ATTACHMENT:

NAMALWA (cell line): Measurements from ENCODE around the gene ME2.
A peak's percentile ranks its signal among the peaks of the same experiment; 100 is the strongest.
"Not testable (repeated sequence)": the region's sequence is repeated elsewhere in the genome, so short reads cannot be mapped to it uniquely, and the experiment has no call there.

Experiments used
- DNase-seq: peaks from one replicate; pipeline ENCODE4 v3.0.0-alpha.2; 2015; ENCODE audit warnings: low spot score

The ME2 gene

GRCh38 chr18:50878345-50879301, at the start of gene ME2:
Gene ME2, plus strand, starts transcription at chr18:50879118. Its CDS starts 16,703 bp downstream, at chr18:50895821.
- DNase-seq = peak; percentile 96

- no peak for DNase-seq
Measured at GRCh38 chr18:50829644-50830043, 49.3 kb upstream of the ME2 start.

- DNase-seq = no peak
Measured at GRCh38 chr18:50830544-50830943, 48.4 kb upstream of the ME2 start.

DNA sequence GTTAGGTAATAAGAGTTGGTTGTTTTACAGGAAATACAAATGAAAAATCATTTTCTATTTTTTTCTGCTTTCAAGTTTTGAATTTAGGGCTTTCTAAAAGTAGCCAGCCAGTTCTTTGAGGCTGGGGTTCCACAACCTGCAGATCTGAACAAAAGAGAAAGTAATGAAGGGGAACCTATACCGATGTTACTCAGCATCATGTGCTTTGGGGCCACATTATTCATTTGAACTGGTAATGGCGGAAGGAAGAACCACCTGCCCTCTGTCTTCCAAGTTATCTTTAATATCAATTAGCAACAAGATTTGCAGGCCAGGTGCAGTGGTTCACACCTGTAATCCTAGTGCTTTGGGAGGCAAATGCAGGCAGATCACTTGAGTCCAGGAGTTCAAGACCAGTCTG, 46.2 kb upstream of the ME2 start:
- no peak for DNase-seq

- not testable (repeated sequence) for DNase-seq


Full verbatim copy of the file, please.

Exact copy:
NAMALWA (cell line): Measurements from ENCODE around the gene ME2.
A peak's percentile ranks its signal among the peaks of the same experiment; 100 is the strongest.
"Not testable (repeated sequence)": the region's sequence is repeated elsewhere in the genome, so short reads cannot be mapped to it uniquely, and the experiment has no call there.

Experiments used
- DNase-seq: peaks from one replicate; pipeline ENCODE4 v3.0.0-alpha.2; 2015; ENCODE audit warnings: low spot score

The ME2 gene

GRCh38 chr18:50878345-50879301, at the start of gene ME2:
Gene ME2, plus strand, starts transcription at chr18:50879118. Its CDS starts 16,703 bp downstream, at chr18:50895821.
- DNase-seq = peak; percentile 96

- no peak for DNase-seq
Measured at GRCh38 chr18:50829644-50830043, 49.3 kb upstream of the ME2 start.

- DNase-seq = no peak
Measured at GRCh38 chr18:50830544-50830943, 48.4 kb upstream of the ME2 start.

DNA sequence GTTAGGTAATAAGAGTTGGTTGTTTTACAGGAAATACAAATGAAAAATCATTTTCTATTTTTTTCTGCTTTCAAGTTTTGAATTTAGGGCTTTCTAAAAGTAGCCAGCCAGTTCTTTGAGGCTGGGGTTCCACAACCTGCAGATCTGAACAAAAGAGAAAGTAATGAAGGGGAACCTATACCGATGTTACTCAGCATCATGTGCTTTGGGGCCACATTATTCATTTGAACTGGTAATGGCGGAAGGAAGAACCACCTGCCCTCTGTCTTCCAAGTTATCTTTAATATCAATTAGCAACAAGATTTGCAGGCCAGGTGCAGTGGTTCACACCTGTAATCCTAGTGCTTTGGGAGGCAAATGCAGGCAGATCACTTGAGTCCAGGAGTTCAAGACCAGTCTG, 46.2 kb upstream of the ME2 start:
- no peak for DNase-seq

- not testable (repeated sequence) for DNase-seq